First they failed to make the ballot. Then one of them was on. Then maybe off again. Then back on.
It was all part of one of the wildest political weeks in recent memory, with more twists and turns than a winding mountain road.
While the dust was far from settled, by Thursday morning the Republican primary ballot for Colorado’s U.S. Senate seat had an additional candidate, and another vowed to appeal a ruling that kept him off the ballot.
Meanwhile, the candidate who qualified this week for the ballot called on the state’s top election official to resign, and an outside group charged that yet another candidate had accessed the primary ballot with fraudulent petition signatures.
It began Monday when two Republican running for the U.S. Senate held by Democrat Michael Bennet filed lawsuits asking a Denver District Court judge to order Secretary of State Wayne Williams to place them on the June 28 primary ballot, arguing that they submitted enough signatures despite an earlier ruling by Williams that they came up short.
Colorado Springs businessman Robert Blaha and former Aurora City Councilman Ryan Frazier were hoping to join three other GOP candidates in the primary. The two, filing jointly, obtained a court injunction on Friday ordering Williams to delay certifying a primary ballot until at least the end of the day Wednesday, in order to give them a chance to file their challenges.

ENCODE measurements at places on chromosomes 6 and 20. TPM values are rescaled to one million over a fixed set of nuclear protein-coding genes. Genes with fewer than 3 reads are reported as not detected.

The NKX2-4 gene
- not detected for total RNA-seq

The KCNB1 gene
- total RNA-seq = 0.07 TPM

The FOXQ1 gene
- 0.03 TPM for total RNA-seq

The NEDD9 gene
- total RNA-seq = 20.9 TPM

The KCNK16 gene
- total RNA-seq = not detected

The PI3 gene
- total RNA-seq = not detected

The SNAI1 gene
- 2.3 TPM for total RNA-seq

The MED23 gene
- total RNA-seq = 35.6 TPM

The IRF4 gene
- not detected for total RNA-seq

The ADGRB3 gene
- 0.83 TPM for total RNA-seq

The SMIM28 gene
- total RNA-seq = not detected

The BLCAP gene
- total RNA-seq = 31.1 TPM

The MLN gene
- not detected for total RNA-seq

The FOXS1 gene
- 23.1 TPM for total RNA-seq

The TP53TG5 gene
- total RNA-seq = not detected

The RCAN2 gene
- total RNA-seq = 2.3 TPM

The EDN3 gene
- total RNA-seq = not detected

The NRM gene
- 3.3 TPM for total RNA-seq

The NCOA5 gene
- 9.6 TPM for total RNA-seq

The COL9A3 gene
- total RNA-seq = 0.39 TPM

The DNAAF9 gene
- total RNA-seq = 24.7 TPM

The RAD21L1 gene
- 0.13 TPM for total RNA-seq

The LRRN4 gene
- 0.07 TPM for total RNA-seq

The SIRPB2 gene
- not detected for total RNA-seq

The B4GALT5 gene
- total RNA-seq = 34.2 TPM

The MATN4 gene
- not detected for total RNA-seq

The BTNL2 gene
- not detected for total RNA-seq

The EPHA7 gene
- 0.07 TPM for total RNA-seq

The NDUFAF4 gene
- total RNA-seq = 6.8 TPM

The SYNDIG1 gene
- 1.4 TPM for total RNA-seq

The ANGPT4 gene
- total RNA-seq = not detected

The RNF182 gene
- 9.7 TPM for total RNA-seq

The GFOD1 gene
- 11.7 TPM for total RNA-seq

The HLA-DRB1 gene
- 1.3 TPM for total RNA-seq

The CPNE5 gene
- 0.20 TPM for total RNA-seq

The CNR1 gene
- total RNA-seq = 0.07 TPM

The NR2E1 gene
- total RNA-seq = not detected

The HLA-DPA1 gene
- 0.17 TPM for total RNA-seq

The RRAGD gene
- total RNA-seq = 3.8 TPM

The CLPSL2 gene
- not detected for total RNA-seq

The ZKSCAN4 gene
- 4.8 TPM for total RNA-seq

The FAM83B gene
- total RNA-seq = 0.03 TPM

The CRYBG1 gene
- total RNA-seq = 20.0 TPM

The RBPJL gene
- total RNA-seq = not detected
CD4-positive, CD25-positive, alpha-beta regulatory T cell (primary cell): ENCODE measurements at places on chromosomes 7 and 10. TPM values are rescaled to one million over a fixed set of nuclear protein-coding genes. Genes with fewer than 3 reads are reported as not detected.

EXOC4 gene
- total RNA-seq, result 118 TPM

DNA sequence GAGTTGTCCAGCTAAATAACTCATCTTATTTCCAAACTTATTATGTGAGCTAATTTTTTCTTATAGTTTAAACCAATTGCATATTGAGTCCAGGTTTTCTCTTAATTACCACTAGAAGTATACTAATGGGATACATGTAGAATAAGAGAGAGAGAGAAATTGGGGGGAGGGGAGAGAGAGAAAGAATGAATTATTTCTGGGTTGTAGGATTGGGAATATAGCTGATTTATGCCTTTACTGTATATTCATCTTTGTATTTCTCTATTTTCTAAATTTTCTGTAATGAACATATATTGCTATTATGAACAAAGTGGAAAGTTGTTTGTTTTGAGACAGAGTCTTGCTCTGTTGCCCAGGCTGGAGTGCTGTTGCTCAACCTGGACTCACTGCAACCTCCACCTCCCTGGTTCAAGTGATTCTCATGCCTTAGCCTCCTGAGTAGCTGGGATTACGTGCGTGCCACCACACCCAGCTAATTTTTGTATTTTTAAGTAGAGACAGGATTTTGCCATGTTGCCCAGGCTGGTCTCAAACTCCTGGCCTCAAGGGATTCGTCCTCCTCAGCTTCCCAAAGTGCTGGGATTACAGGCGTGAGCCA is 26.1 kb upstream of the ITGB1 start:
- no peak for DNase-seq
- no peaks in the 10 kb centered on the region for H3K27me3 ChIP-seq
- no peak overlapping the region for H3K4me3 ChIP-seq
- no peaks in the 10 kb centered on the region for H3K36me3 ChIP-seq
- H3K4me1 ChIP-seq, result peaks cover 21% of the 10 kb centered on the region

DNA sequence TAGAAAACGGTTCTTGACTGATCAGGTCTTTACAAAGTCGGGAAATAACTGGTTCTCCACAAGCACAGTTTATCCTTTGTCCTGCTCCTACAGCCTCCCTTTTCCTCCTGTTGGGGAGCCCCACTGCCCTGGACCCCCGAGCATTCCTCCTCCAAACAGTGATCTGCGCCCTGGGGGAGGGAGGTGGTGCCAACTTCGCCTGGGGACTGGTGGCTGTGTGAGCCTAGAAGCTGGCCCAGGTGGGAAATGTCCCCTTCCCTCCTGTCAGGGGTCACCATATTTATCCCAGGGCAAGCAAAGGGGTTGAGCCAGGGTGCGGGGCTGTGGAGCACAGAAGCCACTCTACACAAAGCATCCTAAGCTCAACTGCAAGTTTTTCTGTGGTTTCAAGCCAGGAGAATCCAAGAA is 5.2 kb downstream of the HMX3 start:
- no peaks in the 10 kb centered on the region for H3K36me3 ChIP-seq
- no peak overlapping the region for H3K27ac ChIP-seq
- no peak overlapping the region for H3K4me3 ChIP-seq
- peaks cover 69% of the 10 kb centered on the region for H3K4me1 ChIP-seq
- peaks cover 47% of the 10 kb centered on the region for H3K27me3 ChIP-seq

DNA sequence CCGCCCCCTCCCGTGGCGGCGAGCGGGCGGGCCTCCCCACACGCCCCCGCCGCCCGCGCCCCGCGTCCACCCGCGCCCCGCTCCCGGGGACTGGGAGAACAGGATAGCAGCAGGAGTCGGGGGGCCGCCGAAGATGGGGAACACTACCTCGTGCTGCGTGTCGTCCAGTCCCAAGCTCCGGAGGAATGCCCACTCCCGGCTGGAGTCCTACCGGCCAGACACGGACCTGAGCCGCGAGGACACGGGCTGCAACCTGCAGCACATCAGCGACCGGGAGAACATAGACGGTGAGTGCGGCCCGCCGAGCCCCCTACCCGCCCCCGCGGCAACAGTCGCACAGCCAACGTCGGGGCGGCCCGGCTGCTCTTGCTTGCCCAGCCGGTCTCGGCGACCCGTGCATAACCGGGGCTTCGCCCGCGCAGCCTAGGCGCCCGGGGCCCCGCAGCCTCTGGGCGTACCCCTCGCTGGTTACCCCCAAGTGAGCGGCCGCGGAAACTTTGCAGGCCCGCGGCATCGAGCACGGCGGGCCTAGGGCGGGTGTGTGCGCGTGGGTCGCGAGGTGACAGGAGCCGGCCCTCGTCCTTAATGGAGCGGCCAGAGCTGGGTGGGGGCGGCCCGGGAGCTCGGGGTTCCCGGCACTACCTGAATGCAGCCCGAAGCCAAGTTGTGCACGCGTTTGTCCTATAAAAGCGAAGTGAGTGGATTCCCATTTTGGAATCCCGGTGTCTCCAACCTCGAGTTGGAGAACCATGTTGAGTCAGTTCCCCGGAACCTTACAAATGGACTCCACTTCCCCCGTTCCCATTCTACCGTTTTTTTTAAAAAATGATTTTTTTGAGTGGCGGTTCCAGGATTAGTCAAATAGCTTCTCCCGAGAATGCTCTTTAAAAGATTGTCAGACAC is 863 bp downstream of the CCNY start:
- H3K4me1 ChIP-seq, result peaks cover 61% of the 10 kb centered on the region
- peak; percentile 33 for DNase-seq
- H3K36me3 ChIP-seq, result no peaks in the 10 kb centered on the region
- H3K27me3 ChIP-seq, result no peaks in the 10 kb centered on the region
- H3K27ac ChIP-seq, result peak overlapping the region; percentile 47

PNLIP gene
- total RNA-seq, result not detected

In a ruling Thursday morning, Judge Elizabeth Starrs ordered Blaha onto the ballot — clarifying an order issued late Wednesday that left officials uncertain whether Blaha had qualified — saying he had enough signatures on his petition after determining hundreds had been ruled invalid for technical reasons involving petition circulators and notarizations that weren’t substantial enough to deny him access.
Blaha joins El Paso County Commissioner Darryl Glenn, former Colorado State University athletic director Jack Graham and former state Rep. Jon Keyser, R-Morrison, on the ballot.
The judge also ruled that Williams would have to delay certifying ballots to county clerks another four days, until Monday, in order to allow Frazier time to appeal her decision that he still came up short even after rehabilitating hundreds of signatures on his own petitions.